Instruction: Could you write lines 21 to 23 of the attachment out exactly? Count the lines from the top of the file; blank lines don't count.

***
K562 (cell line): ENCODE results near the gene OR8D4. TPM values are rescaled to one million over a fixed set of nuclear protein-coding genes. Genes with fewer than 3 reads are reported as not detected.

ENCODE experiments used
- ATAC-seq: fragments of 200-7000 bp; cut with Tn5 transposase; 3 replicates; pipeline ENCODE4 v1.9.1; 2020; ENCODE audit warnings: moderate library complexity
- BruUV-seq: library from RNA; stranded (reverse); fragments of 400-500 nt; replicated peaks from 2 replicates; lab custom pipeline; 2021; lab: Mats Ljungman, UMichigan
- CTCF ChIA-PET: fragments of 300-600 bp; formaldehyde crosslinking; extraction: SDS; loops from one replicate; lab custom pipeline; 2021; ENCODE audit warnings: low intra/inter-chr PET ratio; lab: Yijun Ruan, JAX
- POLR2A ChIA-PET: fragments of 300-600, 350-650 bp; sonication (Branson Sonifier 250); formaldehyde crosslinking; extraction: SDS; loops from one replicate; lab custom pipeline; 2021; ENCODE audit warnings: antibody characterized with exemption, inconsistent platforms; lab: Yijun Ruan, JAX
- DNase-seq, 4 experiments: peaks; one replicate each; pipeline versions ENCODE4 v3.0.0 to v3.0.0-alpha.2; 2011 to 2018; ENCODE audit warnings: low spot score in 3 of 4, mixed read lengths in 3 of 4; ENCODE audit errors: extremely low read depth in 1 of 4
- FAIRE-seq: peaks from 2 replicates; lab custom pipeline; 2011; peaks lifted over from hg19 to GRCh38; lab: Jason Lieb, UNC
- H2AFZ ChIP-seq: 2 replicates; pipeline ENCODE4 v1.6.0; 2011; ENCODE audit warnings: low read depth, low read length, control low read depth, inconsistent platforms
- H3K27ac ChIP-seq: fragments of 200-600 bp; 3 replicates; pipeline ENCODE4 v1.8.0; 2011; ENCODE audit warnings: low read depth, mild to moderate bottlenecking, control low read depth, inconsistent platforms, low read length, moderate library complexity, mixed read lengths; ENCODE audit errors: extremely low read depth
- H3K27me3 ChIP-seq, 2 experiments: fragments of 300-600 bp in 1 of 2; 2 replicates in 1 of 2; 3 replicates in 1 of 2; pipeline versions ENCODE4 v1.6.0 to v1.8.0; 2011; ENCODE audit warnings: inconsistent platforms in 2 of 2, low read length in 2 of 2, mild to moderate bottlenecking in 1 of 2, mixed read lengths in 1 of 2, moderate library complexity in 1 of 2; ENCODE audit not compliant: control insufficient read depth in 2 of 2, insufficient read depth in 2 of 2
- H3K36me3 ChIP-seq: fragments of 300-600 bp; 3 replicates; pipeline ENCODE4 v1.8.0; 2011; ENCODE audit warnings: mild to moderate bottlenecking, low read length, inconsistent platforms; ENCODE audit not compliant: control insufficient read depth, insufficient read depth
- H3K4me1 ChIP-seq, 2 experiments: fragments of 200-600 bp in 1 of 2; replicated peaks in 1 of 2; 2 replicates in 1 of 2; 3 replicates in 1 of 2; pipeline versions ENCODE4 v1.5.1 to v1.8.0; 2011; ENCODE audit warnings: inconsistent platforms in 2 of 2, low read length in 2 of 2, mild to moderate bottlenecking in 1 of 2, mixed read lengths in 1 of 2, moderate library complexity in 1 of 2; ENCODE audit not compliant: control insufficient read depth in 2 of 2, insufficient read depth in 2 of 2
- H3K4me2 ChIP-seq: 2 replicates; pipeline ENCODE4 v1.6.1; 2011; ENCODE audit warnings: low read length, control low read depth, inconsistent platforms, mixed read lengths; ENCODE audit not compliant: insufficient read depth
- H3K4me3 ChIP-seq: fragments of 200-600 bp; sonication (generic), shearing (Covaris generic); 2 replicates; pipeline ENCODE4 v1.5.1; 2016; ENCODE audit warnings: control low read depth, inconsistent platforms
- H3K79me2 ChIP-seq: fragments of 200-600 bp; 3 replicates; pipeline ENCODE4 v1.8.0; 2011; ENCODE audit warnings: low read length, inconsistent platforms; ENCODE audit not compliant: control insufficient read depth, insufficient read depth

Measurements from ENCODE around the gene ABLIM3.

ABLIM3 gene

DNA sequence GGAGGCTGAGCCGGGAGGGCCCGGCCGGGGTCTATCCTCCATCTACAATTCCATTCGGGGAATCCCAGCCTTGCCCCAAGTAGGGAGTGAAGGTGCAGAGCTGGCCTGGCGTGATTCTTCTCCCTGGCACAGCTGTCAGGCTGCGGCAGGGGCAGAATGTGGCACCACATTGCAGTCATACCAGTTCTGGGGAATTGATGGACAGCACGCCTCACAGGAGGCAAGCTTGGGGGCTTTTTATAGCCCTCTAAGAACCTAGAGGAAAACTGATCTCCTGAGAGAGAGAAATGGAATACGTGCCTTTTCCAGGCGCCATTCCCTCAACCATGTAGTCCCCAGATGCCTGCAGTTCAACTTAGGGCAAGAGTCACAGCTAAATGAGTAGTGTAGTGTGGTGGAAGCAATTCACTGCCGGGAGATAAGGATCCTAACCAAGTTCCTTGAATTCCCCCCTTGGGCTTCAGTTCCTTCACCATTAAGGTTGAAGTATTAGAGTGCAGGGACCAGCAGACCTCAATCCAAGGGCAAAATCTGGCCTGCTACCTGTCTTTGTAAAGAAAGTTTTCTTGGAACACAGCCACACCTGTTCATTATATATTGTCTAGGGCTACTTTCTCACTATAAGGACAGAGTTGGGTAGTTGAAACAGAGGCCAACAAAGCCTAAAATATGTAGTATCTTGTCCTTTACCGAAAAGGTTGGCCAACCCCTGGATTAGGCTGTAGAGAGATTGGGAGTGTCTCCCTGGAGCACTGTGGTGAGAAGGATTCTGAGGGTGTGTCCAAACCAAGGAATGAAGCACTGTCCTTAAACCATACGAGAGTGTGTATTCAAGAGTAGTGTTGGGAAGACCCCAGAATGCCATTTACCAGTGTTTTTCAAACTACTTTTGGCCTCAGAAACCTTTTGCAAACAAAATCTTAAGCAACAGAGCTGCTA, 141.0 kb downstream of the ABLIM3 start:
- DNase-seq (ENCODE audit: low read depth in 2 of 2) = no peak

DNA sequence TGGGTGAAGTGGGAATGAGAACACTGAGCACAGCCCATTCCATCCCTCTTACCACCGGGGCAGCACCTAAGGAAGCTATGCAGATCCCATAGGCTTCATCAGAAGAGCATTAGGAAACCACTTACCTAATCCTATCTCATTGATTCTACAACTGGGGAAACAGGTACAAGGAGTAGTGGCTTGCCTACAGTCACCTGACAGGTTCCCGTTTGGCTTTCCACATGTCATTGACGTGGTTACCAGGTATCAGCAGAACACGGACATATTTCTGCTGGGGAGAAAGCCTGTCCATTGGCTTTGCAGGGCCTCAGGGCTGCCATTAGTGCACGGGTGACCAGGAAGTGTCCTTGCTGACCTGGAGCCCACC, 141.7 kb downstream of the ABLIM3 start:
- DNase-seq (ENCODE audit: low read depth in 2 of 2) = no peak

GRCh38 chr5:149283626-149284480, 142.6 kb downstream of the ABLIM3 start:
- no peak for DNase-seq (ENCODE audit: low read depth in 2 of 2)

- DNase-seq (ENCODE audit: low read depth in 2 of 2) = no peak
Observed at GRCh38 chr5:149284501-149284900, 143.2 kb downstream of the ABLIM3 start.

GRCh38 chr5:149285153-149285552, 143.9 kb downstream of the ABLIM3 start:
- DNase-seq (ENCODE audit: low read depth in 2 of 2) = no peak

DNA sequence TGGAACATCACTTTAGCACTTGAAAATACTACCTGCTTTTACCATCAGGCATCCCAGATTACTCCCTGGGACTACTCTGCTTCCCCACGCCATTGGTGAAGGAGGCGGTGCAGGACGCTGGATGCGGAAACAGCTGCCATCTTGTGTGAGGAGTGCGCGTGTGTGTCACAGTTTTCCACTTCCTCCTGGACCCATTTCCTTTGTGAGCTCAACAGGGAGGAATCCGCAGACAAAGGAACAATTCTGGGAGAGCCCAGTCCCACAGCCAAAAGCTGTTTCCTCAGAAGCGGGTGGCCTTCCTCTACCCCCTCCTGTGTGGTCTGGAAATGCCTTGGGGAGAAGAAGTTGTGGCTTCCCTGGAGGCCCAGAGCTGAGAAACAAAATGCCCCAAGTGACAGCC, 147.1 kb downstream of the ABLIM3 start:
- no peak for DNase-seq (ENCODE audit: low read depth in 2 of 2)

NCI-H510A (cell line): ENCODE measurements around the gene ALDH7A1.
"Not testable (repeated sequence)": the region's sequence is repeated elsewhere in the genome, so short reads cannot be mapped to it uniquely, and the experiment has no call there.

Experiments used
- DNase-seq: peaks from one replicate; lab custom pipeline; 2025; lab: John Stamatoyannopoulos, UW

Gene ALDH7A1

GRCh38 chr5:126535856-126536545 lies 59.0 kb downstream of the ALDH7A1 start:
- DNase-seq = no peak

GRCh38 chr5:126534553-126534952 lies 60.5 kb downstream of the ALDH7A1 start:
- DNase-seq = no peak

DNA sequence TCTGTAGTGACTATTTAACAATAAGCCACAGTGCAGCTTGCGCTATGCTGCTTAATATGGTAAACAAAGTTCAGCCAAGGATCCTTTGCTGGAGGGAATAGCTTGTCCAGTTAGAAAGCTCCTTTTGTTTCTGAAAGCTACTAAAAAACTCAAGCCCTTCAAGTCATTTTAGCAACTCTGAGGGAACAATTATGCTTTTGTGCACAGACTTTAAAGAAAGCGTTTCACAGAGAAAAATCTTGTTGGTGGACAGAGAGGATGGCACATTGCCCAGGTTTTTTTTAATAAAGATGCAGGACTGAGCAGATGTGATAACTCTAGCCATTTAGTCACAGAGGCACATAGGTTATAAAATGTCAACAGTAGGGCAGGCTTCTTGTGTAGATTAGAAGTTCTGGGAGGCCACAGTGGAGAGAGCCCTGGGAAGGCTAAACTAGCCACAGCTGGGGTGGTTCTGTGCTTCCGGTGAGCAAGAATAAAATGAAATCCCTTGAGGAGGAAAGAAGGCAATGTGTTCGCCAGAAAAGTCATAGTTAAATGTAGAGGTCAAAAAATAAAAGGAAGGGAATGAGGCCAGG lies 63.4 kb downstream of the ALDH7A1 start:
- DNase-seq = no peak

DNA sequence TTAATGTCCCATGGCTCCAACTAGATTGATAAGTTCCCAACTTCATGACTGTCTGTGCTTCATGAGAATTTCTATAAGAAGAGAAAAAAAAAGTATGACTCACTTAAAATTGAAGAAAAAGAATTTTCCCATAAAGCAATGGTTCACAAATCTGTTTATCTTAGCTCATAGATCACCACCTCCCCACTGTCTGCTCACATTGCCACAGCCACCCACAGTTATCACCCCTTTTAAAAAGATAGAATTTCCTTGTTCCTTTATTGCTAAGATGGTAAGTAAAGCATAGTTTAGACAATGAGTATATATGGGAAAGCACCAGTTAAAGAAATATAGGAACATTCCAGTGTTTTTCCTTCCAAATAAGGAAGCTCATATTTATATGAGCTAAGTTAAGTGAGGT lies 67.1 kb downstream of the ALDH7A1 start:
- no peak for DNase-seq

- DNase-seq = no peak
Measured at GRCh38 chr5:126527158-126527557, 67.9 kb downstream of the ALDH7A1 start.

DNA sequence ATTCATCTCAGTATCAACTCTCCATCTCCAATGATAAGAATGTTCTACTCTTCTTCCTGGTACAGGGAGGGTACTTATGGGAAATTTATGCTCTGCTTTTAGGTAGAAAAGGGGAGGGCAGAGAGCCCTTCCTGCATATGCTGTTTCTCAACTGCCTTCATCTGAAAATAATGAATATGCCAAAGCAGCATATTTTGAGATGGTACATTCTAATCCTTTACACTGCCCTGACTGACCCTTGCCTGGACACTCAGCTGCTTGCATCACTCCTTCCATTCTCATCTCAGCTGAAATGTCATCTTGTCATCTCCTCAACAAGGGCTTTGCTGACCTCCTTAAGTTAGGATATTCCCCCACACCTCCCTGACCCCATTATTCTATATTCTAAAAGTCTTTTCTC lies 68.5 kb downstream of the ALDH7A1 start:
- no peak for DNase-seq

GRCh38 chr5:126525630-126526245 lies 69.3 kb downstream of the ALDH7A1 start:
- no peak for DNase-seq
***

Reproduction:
DNA sequence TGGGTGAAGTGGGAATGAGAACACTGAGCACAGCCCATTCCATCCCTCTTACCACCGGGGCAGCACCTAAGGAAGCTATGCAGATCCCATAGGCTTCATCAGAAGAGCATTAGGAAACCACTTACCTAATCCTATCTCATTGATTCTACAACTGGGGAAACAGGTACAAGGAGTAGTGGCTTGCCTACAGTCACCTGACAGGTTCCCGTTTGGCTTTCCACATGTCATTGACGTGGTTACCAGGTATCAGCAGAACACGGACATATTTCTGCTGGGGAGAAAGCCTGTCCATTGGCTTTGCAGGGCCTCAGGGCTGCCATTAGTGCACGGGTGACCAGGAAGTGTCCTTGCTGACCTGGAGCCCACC, 141.7 kb downstream of the ABLIM3 start:
- DNase-seq (ENCODE audit: low read depth in 2 of 2) = no peak

GRCh38 chr5:149283626-149284480, 142.6 kb downstream of the ABLIM3 start: